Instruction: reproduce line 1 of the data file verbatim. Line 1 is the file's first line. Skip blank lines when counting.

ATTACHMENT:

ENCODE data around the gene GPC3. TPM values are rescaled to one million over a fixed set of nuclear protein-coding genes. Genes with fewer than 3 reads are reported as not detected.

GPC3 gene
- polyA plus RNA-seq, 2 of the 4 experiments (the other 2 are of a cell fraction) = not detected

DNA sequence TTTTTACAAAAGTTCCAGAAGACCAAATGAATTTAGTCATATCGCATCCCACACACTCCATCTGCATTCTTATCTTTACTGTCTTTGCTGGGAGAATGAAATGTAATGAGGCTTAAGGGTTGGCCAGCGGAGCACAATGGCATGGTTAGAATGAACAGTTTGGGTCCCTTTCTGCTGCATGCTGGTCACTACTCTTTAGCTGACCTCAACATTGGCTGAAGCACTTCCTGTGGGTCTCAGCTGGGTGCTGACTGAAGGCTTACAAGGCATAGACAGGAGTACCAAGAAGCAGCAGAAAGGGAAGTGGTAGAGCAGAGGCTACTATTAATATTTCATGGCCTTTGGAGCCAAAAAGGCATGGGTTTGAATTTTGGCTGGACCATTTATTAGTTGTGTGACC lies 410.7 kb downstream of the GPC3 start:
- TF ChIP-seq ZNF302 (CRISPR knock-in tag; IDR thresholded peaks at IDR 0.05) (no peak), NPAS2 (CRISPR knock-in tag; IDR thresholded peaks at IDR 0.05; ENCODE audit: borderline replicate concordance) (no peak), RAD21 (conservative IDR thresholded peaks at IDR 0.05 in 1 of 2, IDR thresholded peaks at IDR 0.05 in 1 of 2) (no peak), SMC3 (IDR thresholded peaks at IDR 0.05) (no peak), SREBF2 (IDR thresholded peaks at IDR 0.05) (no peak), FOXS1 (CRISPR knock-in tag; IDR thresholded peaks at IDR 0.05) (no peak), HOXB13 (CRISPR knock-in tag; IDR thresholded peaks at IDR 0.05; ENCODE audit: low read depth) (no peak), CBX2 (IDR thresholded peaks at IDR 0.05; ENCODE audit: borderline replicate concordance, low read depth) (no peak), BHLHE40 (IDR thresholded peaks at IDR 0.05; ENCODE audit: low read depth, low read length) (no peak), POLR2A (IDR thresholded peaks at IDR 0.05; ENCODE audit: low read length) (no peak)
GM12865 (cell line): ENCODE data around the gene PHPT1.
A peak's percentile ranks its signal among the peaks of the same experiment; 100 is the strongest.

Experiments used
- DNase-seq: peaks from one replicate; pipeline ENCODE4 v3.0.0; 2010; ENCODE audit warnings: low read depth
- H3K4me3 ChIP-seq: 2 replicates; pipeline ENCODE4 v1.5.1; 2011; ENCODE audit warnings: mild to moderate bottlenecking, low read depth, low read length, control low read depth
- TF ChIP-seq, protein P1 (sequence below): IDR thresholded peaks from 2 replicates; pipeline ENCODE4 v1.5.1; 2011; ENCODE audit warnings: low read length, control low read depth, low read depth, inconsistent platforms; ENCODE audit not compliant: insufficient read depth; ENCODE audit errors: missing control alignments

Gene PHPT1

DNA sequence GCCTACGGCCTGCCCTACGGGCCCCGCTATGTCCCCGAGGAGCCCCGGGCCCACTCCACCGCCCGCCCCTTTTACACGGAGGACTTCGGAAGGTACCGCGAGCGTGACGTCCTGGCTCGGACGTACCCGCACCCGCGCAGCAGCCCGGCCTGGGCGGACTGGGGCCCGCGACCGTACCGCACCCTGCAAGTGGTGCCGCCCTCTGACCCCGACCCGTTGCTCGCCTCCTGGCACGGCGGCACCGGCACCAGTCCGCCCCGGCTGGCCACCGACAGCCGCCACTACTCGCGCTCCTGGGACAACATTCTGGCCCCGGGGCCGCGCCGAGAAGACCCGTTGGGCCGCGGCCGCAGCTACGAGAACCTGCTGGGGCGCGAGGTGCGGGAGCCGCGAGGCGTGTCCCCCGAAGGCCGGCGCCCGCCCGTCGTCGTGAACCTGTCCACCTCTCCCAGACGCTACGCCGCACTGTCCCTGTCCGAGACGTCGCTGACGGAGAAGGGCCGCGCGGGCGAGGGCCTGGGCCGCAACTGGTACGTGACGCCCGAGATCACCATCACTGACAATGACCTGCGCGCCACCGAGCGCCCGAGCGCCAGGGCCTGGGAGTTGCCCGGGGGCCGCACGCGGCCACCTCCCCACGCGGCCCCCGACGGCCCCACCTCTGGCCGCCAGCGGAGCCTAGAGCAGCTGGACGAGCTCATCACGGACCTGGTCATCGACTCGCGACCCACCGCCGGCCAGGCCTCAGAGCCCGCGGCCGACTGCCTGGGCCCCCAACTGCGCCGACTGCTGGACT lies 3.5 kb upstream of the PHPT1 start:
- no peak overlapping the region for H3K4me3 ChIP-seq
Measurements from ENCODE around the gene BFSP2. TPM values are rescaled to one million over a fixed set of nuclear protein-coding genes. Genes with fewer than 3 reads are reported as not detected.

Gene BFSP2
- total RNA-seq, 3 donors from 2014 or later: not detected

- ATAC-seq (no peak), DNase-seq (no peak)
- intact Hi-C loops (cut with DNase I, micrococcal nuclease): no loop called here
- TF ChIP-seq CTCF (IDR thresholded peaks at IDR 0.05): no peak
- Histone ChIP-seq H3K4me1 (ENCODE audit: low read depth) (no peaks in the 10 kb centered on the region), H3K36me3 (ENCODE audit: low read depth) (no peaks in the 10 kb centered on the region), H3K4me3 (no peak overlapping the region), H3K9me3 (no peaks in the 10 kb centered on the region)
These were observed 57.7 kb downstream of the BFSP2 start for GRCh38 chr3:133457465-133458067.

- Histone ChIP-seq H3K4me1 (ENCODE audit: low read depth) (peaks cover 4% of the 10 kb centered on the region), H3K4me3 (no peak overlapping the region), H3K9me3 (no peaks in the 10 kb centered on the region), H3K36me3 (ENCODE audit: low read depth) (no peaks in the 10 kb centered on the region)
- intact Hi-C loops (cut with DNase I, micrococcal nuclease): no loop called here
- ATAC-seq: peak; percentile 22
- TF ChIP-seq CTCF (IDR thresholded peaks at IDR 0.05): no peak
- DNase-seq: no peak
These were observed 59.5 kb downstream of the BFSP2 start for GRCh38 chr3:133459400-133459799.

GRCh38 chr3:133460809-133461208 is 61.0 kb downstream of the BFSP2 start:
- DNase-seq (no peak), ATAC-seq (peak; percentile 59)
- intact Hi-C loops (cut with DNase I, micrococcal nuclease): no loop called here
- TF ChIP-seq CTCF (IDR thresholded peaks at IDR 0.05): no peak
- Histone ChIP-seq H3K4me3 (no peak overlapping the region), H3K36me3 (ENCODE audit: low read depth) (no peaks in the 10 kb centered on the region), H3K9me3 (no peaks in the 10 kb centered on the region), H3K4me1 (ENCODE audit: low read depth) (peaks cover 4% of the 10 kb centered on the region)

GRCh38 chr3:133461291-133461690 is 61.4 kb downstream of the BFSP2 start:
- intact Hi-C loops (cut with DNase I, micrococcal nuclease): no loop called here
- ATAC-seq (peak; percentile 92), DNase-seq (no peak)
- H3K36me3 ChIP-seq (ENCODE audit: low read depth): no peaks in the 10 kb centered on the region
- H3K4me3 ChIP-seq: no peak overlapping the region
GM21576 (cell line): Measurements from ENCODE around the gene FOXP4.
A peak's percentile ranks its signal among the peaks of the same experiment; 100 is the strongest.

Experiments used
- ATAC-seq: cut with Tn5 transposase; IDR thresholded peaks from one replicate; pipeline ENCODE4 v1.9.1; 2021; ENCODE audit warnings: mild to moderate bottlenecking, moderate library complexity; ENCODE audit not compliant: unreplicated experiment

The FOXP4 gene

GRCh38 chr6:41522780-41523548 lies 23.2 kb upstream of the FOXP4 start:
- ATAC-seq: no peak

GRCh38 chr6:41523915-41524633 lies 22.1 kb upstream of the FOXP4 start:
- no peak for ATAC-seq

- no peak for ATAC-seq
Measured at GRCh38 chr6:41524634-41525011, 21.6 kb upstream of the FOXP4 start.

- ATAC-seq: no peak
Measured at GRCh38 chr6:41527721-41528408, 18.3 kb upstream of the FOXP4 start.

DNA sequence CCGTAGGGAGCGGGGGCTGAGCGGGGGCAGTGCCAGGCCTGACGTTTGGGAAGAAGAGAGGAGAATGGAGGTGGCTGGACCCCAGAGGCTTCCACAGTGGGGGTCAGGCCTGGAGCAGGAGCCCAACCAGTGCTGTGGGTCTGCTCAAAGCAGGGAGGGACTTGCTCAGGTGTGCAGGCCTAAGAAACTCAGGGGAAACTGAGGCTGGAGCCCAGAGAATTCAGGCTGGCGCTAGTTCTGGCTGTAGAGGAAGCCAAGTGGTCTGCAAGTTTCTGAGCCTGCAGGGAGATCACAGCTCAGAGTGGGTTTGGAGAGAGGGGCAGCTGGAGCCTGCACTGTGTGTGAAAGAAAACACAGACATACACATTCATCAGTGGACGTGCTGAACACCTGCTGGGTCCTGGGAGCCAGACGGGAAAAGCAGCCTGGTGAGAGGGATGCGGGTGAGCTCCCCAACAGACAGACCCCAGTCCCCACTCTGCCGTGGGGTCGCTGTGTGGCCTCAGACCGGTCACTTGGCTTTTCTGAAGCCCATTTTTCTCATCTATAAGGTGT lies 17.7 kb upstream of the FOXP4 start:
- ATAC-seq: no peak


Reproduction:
ENCODE data around the gene GPC3. TPM values are rescaled to one million over a fixed set of nuclear protein-coding genes. Genes with fewer than 3 reads are reported as not detected.